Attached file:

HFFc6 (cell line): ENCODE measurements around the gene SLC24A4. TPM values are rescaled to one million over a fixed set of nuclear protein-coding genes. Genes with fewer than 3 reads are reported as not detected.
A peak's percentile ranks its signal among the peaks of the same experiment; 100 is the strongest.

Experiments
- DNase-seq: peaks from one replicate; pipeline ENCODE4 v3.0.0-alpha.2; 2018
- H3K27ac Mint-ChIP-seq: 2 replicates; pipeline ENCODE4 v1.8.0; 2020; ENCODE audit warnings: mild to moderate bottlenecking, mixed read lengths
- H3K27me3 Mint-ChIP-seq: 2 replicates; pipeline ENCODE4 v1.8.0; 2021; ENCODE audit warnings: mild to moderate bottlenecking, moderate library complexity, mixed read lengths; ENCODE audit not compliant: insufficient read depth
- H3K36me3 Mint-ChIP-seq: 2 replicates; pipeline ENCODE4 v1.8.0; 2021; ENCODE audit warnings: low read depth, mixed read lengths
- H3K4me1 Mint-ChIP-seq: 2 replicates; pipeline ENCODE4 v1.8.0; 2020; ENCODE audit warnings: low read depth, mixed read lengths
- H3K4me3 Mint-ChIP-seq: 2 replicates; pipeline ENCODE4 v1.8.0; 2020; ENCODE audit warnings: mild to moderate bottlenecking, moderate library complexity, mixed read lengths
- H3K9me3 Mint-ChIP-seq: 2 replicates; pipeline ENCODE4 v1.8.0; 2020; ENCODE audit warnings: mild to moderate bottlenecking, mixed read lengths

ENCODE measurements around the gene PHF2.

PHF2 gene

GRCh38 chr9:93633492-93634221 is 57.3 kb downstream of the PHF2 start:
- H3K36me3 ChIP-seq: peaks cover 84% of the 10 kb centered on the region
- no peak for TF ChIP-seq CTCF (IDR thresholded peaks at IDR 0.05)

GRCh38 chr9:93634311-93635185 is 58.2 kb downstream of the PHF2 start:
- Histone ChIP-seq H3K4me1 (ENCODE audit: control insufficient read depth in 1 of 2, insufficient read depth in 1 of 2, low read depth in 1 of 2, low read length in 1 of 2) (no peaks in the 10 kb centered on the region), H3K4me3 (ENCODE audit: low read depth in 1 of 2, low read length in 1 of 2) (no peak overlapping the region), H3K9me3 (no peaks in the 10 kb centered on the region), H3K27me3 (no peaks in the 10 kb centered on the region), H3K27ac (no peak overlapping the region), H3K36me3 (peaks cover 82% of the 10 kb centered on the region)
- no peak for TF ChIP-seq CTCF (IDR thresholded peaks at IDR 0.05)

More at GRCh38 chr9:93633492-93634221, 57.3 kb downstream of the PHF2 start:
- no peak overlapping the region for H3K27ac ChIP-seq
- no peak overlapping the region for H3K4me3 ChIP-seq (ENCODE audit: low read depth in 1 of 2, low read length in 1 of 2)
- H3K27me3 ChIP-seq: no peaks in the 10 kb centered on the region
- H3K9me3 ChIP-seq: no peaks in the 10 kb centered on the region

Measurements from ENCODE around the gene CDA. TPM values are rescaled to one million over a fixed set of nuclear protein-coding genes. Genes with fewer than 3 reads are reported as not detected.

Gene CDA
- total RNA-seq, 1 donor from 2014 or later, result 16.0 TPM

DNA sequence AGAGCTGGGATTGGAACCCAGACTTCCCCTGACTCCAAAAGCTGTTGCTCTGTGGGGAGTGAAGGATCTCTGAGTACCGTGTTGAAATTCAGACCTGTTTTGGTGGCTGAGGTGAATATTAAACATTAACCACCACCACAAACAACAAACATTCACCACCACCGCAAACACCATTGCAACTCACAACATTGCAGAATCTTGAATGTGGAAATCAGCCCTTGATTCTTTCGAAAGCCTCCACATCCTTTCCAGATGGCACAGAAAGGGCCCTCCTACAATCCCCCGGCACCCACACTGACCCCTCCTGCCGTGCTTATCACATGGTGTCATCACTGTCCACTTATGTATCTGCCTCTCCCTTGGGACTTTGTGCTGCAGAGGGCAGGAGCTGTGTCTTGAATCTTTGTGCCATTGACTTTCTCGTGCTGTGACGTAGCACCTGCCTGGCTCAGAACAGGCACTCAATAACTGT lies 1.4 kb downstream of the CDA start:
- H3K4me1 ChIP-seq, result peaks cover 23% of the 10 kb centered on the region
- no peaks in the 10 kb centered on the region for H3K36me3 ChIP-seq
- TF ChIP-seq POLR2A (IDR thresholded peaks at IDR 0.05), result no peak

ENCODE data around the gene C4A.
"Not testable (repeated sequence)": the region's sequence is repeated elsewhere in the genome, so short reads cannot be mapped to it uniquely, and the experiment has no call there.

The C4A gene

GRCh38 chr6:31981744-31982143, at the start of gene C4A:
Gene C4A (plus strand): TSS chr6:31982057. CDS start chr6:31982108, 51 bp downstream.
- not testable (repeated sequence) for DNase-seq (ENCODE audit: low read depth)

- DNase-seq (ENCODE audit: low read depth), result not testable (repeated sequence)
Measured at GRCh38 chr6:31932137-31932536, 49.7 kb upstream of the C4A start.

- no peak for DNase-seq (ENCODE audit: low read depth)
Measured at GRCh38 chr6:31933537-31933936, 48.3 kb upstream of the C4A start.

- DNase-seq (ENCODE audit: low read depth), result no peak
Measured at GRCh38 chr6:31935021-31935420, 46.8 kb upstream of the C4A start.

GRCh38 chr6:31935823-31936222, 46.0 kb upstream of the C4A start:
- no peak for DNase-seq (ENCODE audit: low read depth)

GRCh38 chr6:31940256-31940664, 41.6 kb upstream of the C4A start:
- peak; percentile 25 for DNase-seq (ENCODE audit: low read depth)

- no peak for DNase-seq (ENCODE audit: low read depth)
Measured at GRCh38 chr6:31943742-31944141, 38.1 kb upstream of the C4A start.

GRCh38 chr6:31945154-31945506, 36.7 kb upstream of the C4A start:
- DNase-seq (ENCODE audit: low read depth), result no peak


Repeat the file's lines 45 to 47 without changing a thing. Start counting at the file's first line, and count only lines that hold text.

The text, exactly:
GRCh38 chr6:31940256-31940664, 41.6 kb upstream of the C4A start:
- peak; percentile 25 for DNase-seq (ENCODE audit: low read depth)

- no peak for DNase-seq (ENCODE audit: low read depth)